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Special Rangers recover millions in stolen livestock
FORT WORTH -- Stolen livestock and ranch equipment worth more than $4.4 million were recovered or accounted for in 2012 by the Texas and Southwestern Cattle Raisers Association Special Rangers, according to a cattle raisers press release.
The Fort Worth-based producer group was founded 136 years ago to fight cattle theft in Texas, a problem that still plagues ranchers today.
In 2012, more than 10,400 head of cattle and horses were reported missing or stolen to the cattle raisers association, a large jump from 2011 when the number reached 7,600.
“Livestock and ranch equipment theft is a big problem in Texas and Oklahoma,” said Larry Gray, the association’s executive director of law enforcement. “The good news is that a lot of these thieves get caught because of the hard work and dedication of the special rangers.”
In 2012, Texas and Southwestern Cattle Raisers Association Special Rangers investigated 980 cases in Texas and Oklahoma, primarily involving stray or stolen livestock. The total market value of all recovered livestock and property reached $4,474,479. Convicted thieves received a total of 279 years of prison, state jail, probated and suspended sentences, and deferred adjudication. Thieves paid more than $3.8 million in restitution, fines, and court costs.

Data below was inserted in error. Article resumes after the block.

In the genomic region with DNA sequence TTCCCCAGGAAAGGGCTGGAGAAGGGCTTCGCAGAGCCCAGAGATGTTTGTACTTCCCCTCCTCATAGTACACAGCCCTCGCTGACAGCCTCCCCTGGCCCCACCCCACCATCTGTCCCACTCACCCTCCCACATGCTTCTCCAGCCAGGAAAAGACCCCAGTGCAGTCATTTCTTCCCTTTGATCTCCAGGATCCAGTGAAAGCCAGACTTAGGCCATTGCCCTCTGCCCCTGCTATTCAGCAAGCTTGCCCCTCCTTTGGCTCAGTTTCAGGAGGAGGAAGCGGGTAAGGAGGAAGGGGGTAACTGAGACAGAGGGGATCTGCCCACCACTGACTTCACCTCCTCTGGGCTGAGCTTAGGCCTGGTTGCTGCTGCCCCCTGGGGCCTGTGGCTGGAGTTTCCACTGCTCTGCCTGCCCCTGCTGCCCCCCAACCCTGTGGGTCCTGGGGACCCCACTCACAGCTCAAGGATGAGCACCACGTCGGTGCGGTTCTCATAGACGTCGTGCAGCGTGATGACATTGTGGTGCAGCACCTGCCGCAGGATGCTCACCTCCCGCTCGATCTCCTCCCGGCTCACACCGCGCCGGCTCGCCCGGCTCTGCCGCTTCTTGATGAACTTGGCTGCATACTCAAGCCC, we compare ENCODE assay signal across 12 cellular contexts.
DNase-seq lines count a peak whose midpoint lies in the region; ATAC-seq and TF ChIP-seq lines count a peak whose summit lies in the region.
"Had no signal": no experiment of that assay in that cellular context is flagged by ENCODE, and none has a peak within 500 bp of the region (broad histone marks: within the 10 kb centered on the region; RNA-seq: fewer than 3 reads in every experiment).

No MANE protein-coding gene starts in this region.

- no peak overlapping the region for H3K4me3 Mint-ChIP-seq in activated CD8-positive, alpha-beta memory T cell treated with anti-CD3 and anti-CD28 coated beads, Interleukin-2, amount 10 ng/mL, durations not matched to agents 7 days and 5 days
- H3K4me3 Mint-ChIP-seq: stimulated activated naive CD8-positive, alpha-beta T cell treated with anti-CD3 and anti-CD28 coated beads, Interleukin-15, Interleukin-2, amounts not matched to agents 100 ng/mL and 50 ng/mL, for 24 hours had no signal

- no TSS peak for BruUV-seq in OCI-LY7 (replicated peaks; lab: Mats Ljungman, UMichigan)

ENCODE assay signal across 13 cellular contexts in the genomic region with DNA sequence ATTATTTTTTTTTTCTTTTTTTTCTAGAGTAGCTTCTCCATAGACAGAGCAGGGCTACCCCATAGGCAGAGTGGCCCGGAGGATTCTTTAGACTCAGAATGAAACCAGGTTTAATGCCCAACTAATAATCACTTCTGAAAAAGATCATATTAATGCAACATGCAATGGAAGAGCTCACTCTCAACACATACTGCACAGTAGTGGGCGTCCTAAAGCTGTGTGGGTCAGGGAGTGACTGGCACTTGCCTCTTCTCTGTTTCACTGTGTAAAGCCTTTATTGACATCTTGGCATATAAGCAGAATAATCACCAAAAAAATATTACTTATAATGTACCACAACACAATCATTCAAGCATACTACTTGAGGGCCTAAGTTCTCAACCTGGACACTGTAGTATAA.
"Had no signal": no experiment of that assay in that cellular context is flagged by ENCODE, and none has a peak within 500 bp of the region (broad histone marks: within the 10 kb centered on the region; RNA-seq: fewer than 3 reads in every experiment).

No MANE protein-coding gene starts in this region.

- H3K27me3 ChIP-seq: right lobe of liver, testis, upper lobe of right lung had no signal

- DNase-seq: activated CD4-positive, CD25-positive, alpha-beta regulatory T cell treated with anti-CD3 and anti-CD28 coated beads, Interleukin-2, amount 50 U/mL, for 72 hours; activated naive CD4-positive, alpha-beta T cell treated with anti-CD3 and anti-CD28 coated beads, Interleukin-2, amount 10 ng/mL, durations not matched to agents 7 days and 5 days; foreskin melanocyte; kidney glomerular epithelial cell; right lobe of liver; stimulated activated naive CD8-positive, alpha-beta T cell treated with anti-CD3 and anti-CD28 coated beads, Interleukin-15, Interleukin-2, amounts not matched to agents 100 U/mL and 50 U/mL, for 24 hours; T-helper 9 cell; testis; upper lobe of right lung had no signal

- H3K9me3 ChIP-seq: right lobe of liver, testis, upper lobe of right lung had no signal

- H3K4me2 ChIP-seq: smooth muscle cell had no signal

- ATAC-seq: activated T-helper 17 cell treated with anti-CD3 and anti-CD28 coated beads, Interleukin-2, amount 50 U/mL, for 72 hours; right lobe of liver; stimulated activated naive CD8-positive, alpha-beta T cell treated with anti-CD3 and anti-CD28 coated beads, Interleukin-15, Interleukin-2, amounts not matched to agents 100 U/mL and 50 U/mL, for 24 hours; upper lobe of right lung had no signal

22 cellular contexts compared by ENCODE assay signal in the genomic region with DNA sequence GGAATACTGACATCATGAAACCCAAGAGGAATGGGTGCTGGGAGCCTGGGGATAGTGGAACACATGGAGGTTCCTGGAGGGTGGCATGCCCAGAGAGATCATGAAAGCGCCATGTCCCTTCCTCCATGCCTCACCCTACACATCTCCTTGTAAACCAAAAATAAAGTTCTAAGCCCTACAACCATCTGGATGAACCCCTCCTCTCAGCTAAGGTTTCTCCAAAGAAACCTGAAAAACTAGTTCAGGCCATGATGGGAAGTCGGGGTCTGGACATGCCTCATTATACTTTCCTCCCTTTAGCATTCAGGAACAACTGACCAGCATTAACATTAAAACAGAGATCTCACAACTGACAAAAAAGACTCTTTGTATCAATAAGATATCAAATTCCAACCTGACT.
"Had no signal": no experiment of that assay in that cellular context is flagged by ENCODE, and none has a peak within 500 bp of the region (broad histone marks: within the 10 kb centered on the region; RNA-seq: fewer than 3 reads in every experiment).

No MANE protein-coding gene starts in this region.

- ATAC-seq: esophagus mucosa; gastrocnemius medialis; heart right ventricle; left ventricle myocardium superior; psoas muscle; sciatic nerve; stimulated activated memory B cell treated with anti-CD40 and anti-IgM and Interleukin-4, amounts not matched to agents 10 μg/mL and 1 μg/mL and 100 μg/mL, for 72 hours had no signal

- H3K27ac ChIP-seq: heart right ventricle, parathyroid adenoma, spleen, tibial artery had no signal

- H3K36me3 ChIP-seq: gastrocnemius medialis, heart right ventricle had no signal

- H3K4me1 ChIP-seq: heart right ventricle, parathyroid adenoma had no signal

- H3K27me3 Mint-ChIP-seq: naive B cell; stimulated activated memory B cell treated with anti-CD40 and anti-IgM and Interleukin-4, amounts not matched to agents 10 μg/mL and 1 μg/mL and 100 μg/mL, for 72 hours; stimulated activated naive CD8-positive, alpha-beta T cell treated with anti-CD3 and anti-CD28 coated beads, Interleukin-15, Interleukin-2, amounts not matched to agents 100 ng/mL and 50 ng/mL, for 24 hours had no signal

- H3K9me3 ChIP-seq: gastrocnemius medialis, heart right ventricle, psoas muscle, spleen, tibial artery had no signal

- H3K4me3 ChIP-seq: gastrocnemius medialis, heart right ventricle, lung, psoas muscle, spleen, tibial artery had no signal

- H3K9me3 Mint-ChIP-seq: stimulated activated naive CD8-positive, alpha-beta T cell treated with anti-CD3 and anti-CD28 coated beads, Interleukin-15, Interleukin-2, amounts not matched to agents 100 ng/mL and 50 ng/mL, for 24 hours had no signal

Though the association’s rangers are commissioned by the Texas Department of Public Safety and the Oklahoma State Bureau of Investigation, they are not funded with taxpayer dollars. Texas and Southwestern Cattle Raisers Association membership dues, paid for by ranchers and landowners, provide the rangers with funds for salaries, equipment, and training.
The 30 rangers are stationed strategically throughout Texas and Oklahoma. In addition to being trained in all facets of law enforcement, each ranger has in-depth knowledge of the cattle and ranching industry, making them a true asset to fighting crime in rural Texas.
The rangers are aided by Texas and Southwestern Cattle Raisers market inspectors. Market inspectors collect brands and other identifying marks on 4 million to 5 million cattle sold at 104 Texas livestock markets each year. The inspectors report their findings to the cattle raisers headquarters, where the information is entered into the nation’s largest brand recording and retrieval system. This database is the first source checked when a special ranger receives a theft call.
Gray says ranchers should brand their cattle to help prevent theft and to aid in the recovery if their livestock are stolen. Locking gates and counting cattle regularly are other tips that can prevent livestock theft. Parking trailers and equipment out of roadway sight and marking saddles, tack, and other equipment with the owner’s driver license number are not only a deterrent, but also aid in the recovery and return of stolen property.
For more information, visit www.tscra.org.
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